Pacts Americana?

What can the incoming Democratic Congress do to help reverse the steep erosion of America’s standing abroad, particularly the impression that the United States has disengaged from global problem-solving? Though the President dominates foreign policy, the Senate can make an impact in one significant area: by giving the required two-thirds majority vote to approve a raft of treaties awaiting action.

The Senate has before it more than two dozen treaties submitted for approval by President Bush and his predecessors — some, in fact, were negotiated as long ago as the Eisenhower administration. These agreements are not like the Kyoto Protocol on climate change or the statute that established the International Criminal Court, which are too controversial even to be transmitted to the Senate.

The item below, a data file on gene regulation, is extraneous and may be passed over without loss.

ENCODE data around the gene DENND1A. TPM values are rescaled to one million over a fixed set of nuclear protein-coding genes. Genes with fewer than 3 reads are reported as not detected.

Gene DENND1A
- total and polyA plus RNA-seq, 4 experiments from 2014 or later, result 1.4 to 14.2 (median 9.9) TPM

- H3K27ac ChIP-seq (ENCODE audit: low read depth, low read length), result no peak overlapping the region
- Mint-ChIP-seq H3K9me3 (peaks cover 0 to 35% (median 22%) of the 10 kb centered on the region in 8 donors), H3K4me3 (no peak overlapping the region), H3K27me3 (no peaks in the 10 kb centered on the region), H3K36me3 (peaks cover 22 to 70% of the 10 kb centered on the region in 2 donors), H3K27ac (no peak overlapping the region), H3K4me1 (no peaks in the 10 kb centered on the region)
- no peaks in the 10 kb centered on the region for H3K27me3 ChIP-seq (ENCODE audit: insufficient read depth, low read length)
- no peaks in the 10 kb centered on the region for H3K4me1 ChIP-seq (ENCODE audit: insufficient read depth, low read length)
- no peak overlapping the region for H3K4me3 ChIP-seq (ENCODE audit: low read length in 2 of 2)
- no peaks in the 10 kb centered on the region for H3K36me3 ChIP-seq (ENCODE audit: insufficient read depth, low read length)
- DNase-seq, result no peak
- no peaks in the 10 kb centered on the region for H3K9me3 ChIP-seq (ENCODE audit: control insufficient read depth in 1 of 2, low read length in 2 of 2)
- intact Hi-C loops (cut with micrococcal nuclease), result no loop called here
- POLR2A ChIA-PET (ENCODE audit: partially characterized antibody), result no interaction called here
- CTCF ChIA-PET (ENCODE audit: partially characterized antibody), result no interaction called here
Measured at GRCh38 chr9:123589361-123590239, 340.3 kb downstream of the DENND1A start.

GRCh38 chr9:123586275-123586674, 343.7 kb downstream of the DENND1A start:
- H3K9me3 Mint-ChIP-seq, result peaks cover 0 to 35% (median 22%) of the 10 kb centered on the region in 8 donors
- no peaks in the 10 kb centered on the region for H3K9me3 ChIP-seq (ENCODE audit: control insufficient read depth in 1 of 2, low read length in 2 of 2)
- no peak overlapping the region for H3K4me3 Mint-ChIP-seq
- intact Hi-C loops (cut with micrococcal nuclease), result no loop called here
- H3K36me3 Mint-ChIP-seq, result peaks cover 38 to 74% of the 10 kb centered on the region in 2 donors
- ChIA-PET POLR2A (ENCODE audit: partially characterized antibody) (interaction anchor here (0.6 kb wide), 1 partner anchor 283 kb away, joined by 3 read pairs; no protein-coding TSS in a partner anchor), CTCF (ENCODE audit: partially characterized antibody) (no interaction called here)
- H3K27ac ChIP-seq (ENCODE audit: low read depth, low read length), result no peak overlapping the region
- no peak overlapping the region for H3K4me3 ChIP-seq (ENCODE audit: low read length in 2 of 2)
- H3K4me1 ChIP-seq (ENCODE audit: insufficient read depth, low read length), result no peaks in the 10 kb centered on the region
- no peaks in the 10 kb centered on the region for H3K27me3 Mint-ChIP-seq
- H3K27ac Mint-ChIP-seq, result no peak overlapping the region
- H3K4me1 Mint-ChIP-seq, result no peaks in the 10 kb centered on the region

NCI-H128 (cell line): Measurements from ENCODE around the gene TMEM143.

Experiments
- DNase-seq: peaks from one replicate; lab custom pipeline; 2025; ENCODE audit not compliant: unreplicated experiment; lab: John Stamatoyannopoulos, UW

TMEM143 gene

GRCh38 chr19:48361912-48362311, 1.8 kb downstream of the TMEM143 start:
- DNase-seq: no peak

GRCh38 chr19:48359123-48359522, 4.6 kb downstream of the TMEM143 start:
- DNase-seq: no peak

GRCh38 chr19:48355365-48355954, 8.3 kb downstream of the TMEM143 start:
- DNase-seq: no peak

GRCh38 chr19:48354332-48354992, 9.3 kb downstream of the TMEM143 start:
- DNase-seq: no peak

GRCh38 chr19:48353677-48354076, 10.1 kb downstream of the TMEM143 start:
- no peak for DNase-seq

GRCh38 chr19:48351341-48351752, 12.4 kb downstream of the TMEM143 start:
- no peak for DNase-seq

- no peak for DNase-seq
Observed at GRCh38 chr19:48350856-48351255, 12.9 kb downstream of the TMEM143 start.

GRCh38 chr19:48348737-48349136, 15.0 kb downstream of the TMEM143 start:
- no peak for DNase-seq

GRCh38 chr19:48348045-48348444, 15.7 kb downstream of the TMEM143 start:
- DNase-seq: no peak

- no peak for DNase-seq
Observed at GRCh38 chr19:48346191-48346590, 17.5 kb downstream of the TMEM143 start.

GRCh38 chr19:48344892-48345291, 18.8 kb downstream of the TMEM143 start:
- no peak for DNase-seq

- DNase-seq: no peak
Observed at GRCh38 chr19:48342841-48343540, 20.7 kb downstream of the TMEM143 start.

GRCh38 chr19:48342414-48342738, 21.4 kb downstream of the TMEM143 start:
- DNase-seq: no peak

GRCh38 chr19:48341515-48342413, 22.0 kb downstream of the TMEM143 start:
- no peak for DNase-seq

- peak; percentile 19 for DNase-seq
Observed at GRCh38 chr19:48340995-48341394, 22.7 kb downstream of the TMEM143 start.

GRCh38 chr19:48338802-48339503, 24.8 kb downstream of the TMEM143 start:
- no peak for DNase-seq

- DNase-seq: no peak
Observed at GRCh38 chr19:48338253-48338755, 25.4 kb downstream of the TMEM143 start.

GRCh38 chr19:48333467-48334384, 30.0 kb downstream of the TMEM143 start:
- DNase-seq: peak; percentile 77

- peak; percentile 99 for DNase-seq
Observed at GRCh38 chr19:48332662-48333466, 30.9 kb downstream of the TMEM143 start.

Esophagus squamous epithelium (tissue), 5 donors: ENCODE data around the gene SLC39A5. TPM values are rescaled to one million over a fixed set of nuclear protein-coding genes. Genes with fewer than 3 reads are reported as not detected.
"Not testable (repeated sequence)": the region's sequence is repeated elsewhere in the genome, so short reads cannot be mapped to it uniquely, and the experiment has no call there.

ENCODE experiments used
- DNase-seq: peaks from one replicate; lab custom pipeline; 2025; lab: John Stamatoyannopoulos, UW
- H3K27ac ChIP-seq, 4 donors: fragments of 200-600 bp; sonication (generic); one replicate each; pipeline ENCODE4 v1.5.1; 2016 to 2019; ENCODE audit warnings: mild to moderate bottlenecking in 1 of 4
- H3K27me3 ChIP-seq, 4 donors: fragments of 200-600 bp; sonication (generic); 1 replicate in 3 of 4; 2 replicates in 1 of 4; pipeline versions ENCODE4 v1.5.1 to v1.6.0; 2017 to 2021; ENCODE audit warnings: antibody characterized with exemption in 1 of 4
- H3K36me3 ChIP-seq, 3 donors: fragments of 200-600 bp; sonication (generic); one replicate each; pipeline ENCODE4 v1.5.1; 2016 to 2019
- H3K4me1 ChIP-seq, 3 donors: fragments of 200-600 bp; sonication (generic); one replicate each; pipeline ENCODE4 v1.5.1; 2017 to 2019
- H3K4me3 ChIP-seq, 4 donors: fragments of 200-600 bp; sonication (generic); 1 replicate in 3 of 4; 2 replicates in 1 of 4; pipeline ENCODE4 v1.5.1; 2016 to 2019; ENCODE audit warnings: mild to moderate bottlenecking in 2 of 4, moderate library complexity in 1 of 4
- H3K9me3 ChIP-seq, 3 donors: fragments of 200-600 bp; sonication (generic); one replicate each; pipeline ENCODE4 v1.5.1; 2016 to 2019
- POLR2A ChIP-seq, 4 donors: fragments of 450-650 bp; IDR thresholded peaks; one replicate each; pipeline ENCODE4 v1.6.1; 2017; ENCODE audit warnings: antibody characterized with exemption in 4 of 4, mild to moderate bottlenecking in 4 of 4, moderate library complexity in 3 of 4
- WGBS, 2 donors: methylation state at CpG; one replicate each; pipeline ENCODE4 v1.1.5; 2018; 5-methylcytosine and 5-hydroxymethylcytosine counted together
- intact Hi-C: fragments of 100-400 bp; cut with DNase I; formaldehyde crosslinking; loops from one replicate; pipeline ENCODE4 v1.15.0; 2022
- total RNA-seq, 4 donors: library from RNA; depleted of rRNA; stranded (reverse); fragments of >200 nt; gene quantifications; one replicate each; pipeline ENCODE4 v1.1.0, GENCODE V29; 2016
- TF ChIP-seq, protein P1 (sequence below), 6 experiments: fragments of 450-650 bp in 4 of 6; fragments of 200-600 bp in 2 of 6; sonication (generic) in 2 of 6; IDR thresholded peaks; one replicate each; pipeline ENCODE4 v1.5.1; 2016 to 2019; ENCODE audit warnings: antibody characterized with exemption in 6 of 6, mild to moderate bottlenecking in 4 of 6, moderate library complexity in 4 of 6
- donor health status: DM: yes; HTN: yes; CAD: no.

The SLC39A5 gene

Indeed, these are widely supported pacts, making it difficult to discern why many stalled in the first place: perhaps it’s as simple as a senator’s vague concerns about “sovereignty,” a lack of domestic constituency or the press of other legislative business.

Early approval of key agreements in areas of great international concern, like the environment and the laws of war, would show the world that the United States is committed to solving global problems. To hit the point home, the Senate should act within the first six months of the next Congress. Quick approval for most is eminently doable.

There is a pressing need to repair America’s image now, even while the Democratic Congress and the White House battle over the future of Iraq policy. Approving treaties from this list would make a good start.

David Kaye and K. Russell LaMotte, treaty negotiators for the State Department in the Clinton and George W. Bush administrations and Peter Hoey, an illustrator in Arcata, Calif.